A few years later part of my identity as a man was broken from another angle. I’d always been a standout athlete. I was playing in a highly competitive amateur basketball league in Houston with several ex-college and NBA players. I was still holding my own in my early 40’s. But I tripped leading a fast break and couldn’t brace my fall coming down directly on my left patellar tendon. My kneecap slid up to my mid-thigh. I was euphoric. Other guys were hurling when they looked at me laying mid-court in a fetal position with my kneecap on my quadricep. The beautiful trainer at this high-end gentlemen’s gymnasium came to my service as we waited for an ambulance. She asked me if there was anything she could get me. With a flirt and confident grin, the words “my mommy” came out of my mouth – and they worked well to their own purposes. But that’s not the point here either. It’s more about the call I made to my therapist in the ambulance. I was calling to cancel my appointment with him the next day, given my compromised position. I also shared how free I felt of an old, actually lifelong burden, of being – or rather carrying a false sense of needing to be a standout athlete. In the crevice of this trauma, my identity was given a new glimpse less influenced by a role, a powerful view of myself, that had certainly been useful at one time, but may have needed to go to make room for another. Not really intending to rationalize or explain here. Who am I to say? Who am I to put the narrative or story requiring a conclusion to such a matter? I decided to let it go. To try to let it go. My body and life let it go slowly.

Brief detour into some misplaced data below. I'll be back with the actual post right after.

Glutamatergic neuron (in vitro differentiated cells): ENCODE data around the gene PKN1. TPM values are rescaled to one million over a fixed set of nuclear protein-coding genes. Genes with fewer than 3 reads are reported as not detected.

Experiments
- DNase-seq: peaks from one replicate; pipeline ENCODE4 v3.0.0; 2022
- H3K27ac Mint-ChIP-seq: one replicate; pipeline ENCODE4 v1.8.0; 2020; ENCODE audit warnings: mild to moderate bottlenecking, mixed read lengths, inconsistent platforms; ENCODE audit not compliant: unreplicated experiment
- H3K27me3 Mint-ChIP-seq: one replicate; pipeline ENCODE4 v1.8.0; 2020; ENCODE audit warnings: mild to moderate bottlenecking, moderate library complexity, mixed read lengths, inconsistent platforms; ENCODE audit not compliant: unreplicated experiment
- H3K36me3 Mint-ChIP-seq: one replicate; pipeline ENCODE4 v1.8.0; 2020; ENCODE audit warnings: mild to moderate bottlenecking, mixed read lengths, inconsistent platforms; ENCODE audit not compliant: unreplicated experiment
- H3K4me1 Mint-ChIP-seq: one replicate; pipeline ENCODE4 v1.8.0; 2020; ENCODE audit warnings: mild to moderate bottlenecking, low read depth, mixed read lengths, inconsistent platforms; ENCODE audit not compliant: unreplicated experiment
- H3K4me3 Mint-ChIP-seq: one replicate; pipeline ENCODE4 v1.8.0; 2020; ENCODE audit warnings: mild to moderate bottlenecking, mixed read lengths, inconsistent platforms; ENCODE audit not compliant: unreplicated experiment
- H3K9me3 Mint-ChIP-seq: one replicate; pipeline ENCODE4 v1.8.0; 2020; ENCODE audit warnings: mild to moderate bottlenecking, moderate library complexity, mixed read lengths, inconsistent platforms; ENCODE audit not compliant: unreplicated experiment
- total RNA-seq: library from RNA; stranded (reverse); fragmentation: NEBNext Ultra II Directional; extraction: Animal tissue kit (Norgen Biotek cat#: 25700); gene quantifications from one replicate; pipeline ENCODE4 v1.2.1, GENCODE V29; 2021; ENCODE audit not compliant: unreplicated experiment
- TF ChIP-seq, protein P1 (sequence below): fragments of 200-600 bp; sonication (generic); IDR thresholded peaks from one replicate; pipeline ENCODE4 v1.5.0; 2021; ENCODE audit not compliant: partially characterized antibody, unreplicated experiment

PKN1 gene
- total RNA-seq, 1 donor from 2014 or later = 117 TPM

Of course there was the actual lightning strike. Like the drowning, it was surreal. It was calm and peaceful. The drowning occurred in my leisure with family and personal relationships in focus. The lightning struck in my corporate act during a period of deep reckoning with my deeper self-expressive calling. But again, unpacking the intense moments of my drowning and lightning strikes are not the real point here. Those are uncommon and un-ordinary, of little practical use to the common person – but rare enough to have made this deep into this line of thought!

The real point is to look deeply into the glimpses given you by the universe. A relatable encounter may be when I drove up to my home I’d been sharing with my fiancée and her three daughters for several years. I opened the garage door to find most of my clothing and a few personal items in piles and a note for me. The note indicated the relationship was over, please don’t enter the home, they’d figure out how to deal with the phones and vehicles and other property that was technically mine (or ours), and that the rest of my stuff would be placed in a pod and delivered to me.